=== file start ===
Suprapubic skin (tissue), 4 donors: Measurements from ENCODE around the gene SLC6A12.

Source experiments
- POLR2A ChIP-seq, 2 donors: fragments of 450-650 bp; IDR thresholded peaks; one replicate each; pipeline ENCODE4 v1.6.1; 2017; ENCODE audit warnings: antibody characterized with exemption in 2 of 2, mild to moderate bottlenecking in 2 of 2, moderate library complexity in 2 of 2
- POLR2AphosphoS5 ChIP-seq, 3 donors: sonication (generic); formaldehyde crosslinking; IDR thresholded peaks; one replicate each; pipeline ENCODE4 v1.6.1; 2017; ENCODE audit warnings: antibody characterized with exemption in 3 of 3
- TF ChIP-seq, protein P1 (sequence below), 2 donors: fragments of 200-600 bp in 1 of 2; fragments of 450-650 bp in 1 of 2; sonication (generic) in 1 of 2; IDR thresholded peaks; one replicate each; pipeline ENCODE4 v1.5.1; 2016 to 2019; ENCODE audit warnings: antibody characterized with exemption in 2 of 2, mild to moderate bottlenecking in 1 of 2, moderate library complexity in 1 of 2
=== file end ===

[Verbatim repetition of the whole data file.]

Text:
Suprapubic skin (tissue), 4 donors: Measurements from ENCODE around the gene SLC6A12.

Source experiments
- POLR2A ChIP-seq, 2 donors: fragments of 450-650 bp; IDR thresholded peaks; one replicate each; pipeline ENCODE4 v1.6.1; 2017; ENCODE audit warnings: antibody characterized with exemption in 2 of 2, mild to moderate bottlenecking in 2 of 2, moderate library complexity in 2 of 2
- POLR2AphosphoS5 ChIP-seq, 3 donors: sonication (generic); formaldehyde crosslinking; IDR thresholded peaks; one replicate each; pipeline ENCODE4 v1.6.1; 2017; ENCODE audit warnings: antibody characterized with exemption in 3 of 3
- TF ChIP-seq, protein P1 (sequence below), 2 donors: fragments of 200-600 bp in 1 of 2; fragments of 450-650 bp in 1 of 2; sonication (generic) in 1 of 2; IDR thresholded peaks; one replicate each; pipeline ENCODE4 v1.5.1; 2016 to 2019; ENCODE audit warnings: antibody characterized with exemption in 2 of 2, mild to moderate bottlenecking in 1 of 2, moderate library complexity in 1 of 2